By Taryn Neal
I am black history. It’s not just February; it’s every day because my rich, vibrant, and beautiful history cannot be confined to one month. I stand on the shoulders of all of my courageous ancestors as they were bold, educated, and determined to be treated equally in our country. Sadly, that fight still continues today.
When I was in the seventh grade, I asked my social studies teacher why he didn’t include black history in his lecturing. His response was that there wasn’t enough room in the curriculum. As I continued to advocate learning more about black history, I was reprimanded for my persistence. What does that do to a black child? What do black children think when they read their history books and all they see is one small paragraph about slavery and Dr. Martin Luther King, Jr? It truly hurt me because my teacher was saying that, in the grand scheme of things, there wasn’t room for me, for my history; that my history didn’t matter.
Living in a culture where I am not always celebrated creates a feeling of intrinsic inadequacy. When you’re not represented in popular culture, you have to internally affirm yourself. It took me a while to become comfortable with and love my wide nose and curly hair that does not grow to my ideal length. Pop culture typically affirms ideals of beauty that don’t look anything like me.
There is a fiery movement within black culture. This year during Black History Month, there have been many dynamic performances by celebrities that have sparked conversation: Beyonce’s song “Formation” and her Super Bowl performance which paid homage to the Black Panther Party for self defense, her short film about race from the perspective of black men. Rapper Kendrick Lamar’s Grammy performance and the hit TV show Black-ish’s “Hope” episode. These are popular artists taking a national platform and addressing the anguish and justified anger felt within the black community. All of these acts have made people uncomfortable and that is exactly what needs to happen: Racism is alive and well and, however uncomfortable it may be, we must acknowledge that in order to change it.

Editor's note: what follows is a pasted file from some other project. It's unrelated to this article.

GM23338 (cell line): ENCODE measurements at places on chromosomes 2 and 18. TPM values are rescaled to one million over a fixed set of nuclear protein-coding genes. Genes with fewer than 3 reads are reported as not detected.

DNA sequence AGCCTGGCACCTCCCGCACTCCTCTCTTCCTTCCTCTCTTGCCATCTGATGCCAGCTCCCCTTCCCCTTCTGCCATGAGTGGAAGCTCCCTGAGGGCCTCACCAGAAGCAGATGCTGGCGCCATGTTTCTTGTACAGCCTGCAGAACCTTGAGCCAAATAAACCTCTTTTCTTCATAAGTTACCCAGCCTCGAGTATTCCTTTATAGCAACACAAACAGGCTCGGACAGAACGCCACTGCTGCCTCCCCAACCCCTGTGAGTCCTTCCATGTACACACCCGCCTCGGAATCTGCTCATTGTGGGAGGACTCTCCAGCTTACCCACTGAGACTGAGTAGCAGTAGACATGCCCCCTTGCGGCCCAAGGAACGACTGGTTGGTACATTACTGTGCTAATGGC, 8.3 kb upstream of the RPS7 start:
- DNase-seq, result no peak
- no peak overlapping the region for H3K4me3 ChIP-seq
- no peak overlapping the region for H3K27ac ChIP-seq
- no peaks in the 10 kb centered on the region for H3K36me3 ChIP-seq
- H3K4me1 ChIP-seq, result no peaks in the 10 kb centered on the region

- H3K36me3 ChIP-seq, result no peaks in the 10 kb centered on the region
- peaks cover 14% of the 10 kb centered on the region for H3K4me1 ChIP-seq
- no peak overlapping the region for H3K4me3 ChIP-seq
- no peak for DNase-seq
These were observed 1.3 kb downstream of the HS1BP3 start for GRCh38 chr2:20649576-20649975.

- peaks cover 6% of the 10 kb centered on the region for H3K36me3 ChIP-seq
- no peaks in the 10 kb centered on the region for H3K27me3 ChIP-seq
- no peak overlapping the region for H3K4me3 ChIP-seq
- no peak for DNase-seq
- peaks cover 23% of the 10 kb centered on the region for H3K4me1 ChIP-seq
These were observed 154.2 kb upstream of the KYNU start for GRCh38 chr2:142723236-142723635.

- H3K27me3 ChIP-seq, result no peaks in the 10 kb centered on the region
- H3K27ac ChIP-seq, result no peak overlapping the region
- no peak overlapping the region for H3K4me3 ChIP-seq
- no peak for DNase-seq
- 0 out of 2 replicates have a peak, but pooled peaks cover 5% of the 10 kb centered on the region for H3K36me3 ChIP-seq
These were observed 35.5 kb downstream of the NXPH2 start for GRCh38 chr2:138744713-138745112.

Some people say that there shouldn’t be a Black History Month because there is no “White History Month”; they call it “racist.” When the live performance of The Wiz aired on NBC, there were so many negative and hateful comments about this play with an all-black cast. Even though the original Wizard of Oz had an all-white cast, this was “racist.” The Black Lives Matter movement has been ridiculed and criticized as being “racist” and an attack against police. It’s the exact opposite: We live in a world in which time and time again we are shown that black lives are not valued as highly as others, that our blackness is under attack. People who once hid their hate behind a veil have removed it and vehemently spew it.
In spite of the hate that some people exhibit, we still need to have hope that things will get better. My ancestors who are celebrated during Black History Month and every day had hope. We live in dark times but we have to continue the fight so one day we truly can all be seen as equals. I have to have this hope because I want my future children to live in a world where they won’t be targeted because of the color of their skin. I have to have hope because if not, I am letting everyone down who fought for my civil rights.
Black history is a continuous celebration of my heritage. I love my people: our swag, our rhythm, our resilience, our determination and our strength. I am a proud black queen who makes magic in everything that I do.
Taryn Neal is 26 and lives in Cincinnati, OH. In her free time, she enjoys shopping, traveling and spending time with her husband.